The final simple social skill modeled by adults during play date social interactions is the “goodbye.” We either know when the social engagement will end because it was discussed prior or we have read social cues to determine when it needs to end. If the play date is at your house, don’t be scared to let the person know in advance if you have to stick to a time commitment. You can do this when you invite the person over by saying, “Would you and your daughter like to come over for a play date? Does 2 p.m. work for you? If so that will give us a few hours to hang out before I have to go the store at 4 p.m. in time to get dinner done.” If you are at another person’s house, then be sure to ask them their plans for later to determine if you will need to leave at a certain time. If no time is established, then look at the social situation to determine when to leave. If the kids have just started a game, maybe say to them, “After this game is done, we will need to get home.” Or if the kids are starting to argue or get bored, it is a sign it is time to say goodbye soon. If dinner or lunch was not discussed prior, then assume you should be getting back to your house to have dinner with your own family, instead of sticking around and intruding on someone else’s mealtime. Younger children need to stick to their basic routine and eating schedule or they will get grumpy – and this will inevitably impact the success of their social skills. Speech therapists recognize it is much more difficult for children to engage with others in socially appropriate manners when they are hungry or tired. Also keep in mind that a child who is still tackling social skills needs shorter interactions more often, rather than longer social interactions on rare occasions. Keep play dates to 1-2 hours for kids ages preschool through kindergarten. Add a half hour after each year in school as an appropriate time to host or engage in a play date. Keep in mind too: children are generally able to socialize with closer friends and family longer than with less familiar people.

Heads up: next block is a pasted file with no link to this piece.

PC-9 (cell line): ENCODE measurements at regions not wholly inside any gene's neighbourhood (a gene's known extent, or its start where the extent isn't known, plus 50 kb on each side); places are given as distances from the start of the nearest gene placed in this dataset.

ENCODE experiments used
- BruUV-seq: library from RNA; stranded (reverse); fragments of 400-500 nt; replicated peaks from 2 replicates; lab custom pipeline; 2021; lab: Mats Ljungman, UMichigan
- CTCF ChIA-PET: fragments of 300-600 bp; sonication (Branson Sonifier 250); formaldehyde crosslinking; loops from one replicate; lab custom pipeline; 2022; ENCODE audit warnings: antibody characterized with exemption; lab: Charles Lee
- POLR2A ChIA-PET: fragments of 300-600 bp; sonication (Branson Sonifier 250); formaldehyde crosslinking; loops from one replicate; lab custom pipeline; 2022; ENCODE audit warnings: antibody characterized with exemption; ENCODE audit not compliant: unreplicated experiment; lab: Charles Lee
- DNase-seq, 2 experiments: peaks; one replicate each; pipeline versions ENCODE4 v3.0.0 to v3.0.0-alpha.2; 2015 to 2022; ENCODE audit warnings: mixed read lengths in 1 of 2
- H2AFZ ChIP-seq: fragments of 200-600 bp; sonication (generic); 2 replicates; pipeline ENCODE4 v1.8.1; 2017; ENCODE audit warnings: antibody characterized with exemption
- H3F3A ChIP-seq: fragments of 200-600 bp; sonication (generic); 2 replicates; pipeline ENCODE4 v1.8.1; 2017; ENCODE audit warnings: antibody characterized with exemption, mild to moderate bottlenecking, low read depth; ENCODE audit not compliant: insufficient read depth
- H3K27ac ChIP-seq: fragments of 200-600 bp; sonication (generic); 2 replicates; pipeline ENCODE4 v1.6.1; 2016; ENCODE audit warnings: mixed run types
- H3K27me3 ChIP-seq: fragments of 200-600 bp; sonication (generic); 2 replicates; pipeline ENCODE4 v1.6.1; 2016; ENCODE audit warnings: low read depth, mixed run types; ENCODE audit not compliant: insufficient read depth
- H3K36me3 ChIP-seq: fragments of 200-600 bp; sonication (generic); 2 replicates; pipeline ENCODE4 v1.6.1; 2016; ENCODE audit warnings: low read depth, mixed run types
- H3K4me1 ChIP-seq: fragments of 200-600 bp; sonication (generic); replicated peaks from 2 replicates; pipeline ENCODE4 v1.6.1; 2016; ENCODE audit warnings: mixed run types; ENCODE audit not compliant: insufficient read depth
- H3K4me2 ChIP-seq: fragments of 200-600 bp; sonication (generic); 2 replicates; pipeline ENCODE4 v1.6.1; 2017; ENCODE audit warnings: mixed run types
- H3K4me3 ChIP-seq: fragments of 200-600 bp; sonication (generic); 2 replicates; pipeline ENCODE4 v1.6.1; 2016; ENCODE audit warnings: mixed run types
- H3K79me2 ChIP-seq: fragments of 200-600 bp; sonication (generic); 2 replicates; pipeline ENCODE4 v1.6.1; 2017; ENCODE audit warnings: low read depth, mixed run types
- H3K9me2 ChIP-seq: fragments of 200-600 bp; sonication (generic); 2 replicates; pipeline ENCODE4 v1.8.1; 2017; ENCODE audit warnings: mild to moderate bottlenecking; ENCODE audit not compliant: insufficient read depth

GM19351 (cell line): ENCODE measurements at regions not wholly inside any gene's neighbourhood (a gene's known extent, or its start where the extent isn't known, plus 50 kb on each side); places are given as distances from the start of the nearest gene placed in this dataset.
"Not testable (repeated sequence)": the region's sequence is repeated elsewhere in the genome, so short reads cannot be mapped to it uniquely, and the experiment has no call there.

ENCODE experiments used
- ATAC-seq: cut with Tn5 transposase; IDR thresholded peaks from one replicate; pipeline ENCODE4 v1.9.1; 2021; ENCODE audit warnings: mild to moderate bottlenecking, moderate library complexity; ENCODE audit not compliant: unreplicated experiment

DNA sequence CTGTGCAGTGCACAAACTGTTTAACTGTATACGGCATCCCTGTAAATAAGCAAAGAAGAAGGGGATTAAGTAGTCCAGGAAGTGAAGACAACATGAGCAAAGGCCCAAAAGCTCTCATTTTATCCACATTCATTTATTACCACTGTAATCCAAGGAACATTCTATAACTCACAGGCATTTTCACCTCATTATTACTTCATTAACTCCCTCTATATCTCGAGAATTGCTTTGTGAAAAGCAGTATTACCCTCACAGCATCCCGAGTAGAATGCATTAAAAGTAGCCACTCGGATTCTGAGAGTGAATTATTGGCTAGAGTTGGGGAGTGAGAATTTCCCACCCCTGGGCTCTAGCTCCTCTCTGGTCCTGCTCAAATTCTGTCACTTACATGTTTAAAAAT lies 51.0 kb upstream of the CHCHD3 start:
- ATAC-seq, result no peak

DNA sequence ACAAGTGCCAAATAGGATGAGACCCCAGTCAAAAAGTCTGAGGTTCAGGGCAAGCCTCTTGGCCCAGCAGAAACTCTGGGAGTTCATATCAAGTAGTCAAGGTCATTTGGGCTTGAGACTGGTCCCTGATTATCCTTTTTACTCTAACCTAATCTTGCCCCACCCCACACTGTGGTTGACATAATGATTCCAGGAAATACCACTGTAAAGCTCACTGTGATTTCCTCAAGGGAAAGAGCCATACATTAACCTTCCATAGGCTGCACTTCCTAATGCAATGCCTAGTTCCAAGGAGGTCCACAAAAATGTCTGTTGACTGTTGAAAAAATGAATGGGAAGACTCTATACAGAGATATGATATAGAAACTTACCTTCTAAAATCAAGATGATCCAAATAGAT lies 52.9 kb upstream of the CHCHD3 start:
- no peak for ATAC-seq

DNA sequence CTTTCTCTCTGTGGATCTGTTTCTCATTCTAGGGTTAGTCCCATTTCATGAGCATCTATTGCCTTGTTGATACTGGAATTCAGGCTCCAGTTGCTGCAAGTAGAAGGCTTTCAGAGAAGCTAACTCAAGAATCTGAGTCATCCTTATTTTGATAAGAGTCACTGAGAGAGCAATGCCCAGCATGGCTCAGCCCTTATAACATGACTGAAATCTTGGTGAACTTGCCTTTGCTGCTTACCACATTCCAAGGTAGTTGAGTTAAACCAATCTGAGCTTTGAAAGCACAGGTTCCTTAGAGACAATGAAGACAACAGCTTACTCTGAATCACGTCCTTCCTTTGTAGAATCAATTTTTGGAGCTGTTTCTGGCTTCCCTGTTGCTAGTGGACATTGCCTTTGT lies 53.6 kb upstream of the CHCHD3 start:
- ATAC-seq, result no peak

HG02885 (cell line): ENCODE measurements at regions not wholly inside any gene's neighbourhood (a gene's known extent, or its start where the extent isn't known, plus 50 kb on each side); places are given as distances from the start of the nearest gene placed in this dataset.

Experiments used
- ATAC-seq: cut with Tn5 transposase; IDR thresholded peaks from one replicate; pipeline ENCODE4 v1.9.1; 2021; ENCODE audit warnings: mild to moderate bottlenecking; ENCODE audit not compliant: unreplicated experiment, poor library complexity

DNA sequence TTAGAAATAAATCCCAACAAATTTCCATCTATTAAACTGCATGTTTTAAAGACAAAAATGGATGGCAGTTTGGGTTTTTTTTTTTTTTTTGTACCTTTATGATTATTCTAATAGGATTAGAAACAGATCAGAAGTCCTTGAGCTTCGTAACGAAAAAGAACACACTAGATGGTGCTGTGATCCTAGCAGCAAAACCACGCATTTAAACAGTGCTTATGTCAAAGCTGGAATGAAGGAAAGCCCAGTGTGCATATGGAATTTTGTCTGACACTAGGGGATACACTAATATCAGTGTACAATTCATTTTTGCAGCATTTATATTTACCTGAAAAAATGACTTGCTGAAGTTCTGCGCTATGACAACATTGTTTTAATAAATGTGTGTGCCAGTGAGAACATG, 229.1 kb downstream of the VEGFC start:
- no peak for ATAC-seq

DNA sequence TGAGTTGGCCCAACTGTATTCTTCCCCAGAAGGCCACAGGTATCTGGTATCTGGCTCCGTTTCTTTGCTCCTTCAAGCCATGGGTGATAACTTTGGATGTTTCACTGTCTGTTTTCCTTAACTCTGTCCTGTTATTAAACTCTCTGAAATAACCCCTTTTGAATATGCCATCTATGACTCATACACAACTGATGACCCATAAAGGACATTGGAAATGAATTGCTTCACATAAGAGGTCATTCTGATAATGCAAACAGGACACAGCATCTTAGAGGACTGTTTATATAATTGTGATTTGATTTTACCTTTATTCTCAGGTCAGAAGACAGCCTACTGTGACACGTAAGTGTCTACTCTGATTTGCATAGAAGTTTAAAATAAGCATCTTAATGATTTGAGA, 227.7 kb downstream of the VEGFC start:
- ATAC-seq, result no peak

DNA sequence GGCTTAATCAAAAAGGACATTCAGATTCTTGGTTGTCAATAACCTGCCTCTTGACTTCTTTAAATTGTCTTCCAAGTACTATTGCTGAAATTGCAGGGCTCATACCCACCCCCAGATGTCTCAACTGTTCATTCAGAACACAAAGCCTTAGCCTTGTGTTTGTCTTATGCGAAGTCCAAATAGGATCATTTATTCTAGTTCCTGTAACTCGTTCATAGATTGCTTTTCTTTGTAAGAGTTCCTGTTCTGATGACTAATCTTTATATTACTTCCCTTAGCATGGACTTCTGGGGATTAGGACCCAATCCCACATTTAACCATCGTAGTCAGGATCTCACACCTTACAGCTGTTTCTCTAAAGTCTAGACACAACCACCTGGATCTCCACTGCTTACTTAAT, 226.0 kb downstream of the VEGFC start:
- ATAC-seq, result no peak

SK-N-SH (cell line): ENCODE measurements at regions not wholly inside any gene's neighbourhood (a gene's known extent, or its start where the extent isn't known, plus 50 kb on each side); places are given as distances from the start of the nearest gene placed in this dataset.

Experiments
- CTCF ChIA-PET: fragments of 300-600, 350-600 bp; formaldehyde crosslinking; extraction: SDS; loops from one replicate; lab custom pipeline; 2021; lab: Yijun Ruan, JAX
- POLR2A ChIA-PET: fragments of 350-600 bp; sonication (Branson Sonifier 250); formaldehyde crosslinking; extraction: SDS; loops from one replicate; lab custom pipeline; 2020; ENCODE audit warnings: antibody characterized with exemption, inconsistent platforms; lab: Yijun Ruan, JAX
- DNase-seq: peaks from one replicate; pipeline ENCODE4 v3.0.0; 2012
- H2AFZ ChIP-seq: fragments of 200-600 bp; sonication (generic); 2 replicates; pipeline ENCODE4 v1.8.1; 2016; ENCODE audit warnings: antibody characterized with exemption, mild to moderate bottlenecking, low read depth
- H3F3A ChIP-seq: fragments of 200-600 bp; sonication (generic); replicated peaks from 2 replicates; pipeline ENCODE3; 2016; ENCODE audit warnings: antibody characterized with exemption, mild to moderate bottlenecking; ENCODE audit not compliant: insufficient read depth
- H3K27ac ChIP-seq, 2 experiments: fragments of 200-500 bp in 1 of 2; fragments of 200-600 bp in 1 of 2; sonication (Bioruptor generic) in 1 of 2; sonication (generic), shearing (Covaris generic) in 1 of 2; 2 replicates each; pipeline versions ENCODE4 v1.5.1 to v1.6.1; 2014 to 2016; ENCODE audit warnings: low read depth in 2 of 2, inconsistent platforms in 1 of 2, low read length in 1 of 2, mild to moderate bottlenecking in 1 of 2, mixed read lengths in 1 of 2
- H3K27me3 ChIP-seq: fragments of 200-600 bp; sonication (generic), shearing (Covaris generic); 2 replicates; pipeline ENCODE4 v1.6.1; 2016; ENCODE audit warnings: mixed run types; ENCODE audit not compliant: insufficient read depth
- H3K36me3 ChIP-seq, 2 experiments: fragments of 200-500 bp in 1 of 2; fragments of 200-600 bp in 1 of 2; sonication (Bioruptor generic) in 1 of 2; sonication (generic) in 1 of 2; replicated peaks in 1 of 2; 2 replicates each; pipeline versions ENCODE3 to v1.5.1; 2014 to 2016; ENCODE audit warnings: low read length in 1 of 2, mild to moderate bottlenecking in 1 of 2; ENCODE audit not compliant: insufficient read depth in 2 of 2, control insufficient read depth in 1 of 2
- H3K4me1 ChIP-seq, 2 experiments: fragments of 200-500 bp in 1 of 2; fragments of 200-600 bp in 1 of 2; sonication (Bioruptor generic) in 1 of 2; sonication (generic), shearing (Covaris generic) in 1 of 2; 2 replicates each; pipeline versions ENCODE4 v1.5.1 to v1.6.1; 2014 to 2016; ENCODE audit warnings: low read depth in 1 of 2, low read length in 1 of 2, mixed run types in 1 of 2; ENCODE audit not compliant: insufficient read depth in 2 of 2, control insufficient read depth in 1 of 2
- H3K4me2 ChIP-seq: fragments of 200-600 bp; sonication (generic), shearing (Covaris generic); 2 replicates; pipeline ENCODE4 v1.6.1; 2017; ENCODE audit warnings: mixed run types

When your leave time is approaching, offer a heads-up to your child. Discussing the farewell portion with younger children before the play date is also a good idea. Explain to them, “When mom or dad says it is time to leave, we are going to say ‘Ok.’ If we cry or get upset, our friends won’t want us to come over and play again. Babies cry and get upset when it’s time to leave, but kids that go on play dates, smile and say Ok when it is time to go. So when we say goodbye we offer a polite farewell by saying something like, ‘Thanks so much for having us (coming) over!’ and, ‘I had so much fun talking with you /playing on your trampoline/ etc.’ and then we say something like, ‘We should get together again soon!’” Tell them that, “If it wasn’t a fun day and you don’t want to hang out again, just stick with the thank you and say goodbye, take care, enjoy the rest of your day, etc.” It would not be appropriate to make any other comments other than good bye at the time of the departure.
Making a future date should not occur at the time when you are physically saying goodbye. If it occurs earlier in the date, it’s Ok, but not as you are physically walking out the door. This is because it will offer an opportunity at a later date to model to your child to either invite a friend to do something or accept an invitation to do something. It also allows the child to learn just the skill of saying goodbye rather than overloading them with a far more complex social skill of planning a future play date.
Our speech therapists recognize that social skills are rarely taught directly to children. Instead, they are modeled between adults over many interactions in the presence of our kids. When children do not develop social skills through this natural occurrence, we can try to be more direct by planning play dates for this purpose and drawing attention to the skills mentioned. If this is not effective or your child still seems to have difficulties, bring it up with your pediatrician to see if a counselor or a Fort Myers speech therapist at FOCUS may be able to help.
FOCUS offers pediatric speech therapy in Fort Myers and throughout Southwest Florida. Call (239) 313.5049 or Contact Us online.
Monkey see, monkey do: Model behavior in early childhood, March 30, 2017, By Kylie Rymanowicz, Michigan State University Extension
More Blog Entries:
Speech Therapists Use Social Stories to Spur Language Development, Dec. 1, 2017, FOCUS Fort Myers Speech Therapists’ Blog